“Small businesses represent 99.7 percent of the nation’s 27.5 million businesses, employ half of all private sector employees (59.9 million people) and pay 44 percent of the total U.S. private payroll,” reports the ABA, relying on SBA data.
“About 15 percent of domestic banks, on net, reported increased demand for C&I [Commercial and Industrial] loans from small firms, the largest net percentage that has been reported since 2005,” according to recent Federal Reserve survey.
The Fed survey also states that the number of inquiries on new – or increased – credit lines from potential business borrowers also rose in the fourth quarter of 2011.
Glossary of Terms
A card entitling the owner to use funds from the issuing company up to a certain limit. The holder of a credit card may use it to buy a good or service. When one does this, the issuing company effectively gives the card holder a loan for the amount of the good or service, which the holder is expected to repay. Most credit cards have variable and relatively high interest rates on these loans. Credit cards also have a limit, which may be raised or lowered depending on the creditworthiness of the card holder. Most analysts recommend treating a credit card as a short-term loan, as allowing the interest to compound for too long may result in dire financial straits.
A credit line, or line of credit, is a revolving credit agreement that allows you to write checks or make cash withdrawals of amounts up to your credit limit. When you use the credit — sometimes called accessing the line — you owe interest on the amount you borrow. But when that amount has been repaid you can borrow it again.
A home equity line of credit (HELOC) is secured by your home, but other credit lines, such as an overdraft arrangement linked to your checking account, are unsecured. In general, the interest rate on a secured credit line is less than the rate on an unsecured line.
A lease is a legal agreement that provides for the use of something — typically real estate or equipment — in exchange for payment. Once a lease is signed, its terms, such as the rent, cannot be changed unless both parties agree. A lease is usually legally binding, which means you are held to its terms until it expires. If you break a lease, you could be held liable in court.
A form of lending that originated in the 1970s with small loans made to very small enterprises in Bangladesh, called micro-enterprises, with the intention of alleviating high poverty levels. Microfinance institutions (MFIs) issue micro-loans that have higher-than-normal interest rates meant to cover the high costs associated with issuing small loans. Given that the purpose of microcredit is to be a poverty relief mechanism, individuals with low credit scores who lack capital and steady employment are then able to receive loans to develop their enterprises.
A loan that is not secured by an asset or lien, but rather by the all issuer’s assets not otherwise secured. This means that an unsecured liability carries no collateral.
Factoring (Accounts Receivable Financing)
The selling of a firm’s accounts receivable to a third party, known as a factor. If a firm is not confident in its ability to collect on its credit sales, it may sell the right to receive payment to the factor at a discount. The factor then assumes the credit risk associated with the accounts receivable. This allows the firm access to working capital immediately, which is important especially if the firm might otherwise have a cash flow problem. The price of accounts receivable financing is determined by the creditworthiness of the firm’s customer, not of the firm itself.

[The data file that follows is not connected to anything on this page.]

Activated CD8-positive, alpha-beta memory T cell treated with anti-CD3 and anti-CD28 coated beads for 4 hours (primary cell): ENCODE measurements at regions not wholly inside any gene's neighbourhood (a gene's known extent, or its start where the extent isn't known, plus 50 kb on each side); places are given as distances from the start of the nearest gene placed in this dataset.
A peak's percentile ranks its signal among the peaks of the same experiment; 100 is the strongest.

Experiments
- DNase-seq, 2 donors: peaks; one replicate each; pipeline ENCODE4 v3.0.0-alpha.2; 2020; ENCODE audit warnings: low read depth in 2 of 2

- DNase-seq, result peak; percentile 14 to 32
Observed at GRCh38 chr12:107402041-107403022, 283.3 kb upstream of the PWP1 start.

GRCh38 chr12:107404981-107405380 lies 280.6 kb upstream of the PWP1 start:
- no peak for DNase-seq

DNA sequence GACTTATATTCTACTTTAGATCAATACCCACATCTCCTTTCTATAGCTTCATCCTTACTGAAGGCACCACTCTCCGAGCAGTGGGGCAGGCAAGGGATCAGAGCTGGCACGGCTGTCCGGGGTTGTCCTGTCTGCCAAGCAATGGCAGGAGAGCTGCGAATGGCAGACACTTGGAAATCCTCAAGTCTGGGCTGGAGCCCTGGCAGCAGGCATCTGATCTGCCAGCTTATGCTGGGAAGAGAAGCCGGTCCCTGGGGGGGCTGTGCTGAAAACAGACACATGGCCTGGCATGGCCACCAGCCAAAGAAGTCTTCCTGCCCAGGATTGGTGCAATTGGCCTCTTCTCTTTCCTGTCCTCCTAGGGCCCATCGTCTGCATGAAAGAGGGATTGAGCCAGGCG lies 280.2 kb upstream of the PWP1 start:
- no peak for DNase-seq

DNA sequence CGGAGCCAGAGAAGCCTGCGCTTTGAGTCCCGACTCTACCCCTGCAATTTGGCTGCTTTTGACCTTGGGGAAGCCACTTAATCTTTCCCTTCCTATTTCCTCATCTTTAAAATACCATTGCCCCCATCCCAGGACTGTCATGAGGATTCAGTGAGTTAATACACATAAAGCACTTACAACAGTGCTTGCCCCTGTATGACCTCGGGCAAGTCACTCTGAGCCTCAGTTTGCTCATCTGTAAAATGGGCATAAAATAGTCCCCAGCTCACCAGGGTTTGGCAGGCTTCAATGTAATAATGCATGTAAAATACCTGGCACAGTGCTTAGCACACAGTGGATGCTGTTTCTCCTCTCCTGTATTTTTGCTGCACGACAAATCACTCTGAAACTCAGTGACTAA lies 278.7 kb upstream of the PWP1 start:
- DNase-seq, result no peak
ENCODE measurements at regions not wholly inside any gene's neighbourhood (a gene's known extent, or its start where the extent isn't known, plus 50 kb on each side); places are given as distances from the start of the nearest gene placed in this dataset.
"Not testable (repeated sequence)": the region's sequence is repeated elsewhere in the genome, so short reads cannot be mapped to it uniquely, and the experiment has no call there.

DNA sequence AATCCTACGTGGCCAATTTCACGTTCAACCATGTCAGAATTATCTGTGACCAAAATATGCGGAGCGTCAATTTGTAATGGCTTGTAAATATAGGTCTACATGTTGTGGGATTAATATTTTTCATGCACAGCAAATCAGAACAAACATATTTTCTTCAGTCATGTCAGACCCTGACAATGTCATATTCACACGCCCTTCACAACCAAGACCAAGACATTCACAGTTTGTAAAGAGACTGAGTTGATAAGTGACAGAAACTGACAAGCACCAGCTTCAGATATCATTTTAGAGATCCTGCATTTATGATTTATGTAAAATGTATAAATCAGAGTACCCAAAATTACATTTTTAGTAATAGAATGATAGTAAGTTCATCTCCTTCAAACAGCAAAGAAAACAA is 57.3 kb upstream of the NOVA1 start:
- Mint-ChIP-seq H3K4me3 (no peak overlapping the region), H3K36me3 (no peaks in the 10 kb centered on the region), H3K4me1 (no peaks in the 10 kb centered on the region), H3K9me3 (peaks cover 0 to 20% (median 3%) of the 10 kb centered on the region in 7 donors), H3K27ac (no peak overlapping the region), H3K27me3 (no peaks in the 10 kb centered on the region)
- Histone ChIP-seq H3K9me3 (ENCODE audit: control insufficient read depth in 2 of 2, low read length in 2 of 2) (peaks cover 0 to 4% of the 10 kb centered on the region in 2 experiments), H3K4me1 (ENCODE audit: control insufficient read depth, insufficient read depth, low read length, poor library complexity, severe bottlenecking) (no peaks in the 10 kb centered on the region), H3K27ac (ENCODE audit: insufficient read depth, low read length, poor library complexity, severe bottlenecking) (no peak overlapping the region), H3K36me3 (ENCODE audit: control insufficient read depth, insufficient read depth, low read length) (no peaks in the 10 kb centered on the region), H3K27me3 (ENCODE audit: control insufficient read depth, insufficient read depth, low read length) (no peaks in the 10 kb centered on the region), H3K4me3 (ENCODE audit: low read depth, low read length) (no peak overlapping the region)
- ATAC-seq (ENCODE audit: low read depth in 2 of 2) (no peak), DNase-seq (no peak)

An asset-based loan is a loan, often for a short term, secured by a company’s assets. Real estate, accounts receivable (A/R), inventory, and equipment are typical assets used to back the loan. The loan may be backed by a single category of assets or some combination of assets, for instance, a combination of A/R and equipment.
The SBIC Program is one of many financial assistance programs available through the U.S. Small Business Administration. The structure of the program is unique in that SBICs are privately owned and managed investment funds, licensed and regulated by SBA, that use their own capital plus funds borrowed with an SBA guarantee to make equity and debt investments in qualifying small businesses. The U.S. Small Business Administration does not invest directly into small business through the SBIC Program.
A secured loan is a loan in which the borrower pledges some asset (e.g. a car or property) as collateral for the loan, which then becomes a secured debt owed to the creditor who gives the loan. The debt is thus secured against the collateral — in the event that the borrower defaults, the creditor takes possession of the asset used as collateral and may sell it to regain some or all of the amount originally lent to the borrower, for example, foreclosure of a home.
A type of debt financing whereby a company issues debt that the holders may convert into equity if the debt is not repaid in due course. This debt carries a high interest rate, as there is little or no collateral, but it is low-risk compared to other forms of debt financing because of its convertibility.
Tax Increment Financing
TIF, is a public financing method which has been used as a subsidy for redevelopment and community improvement projects in many countries including the United States for more than 50 years.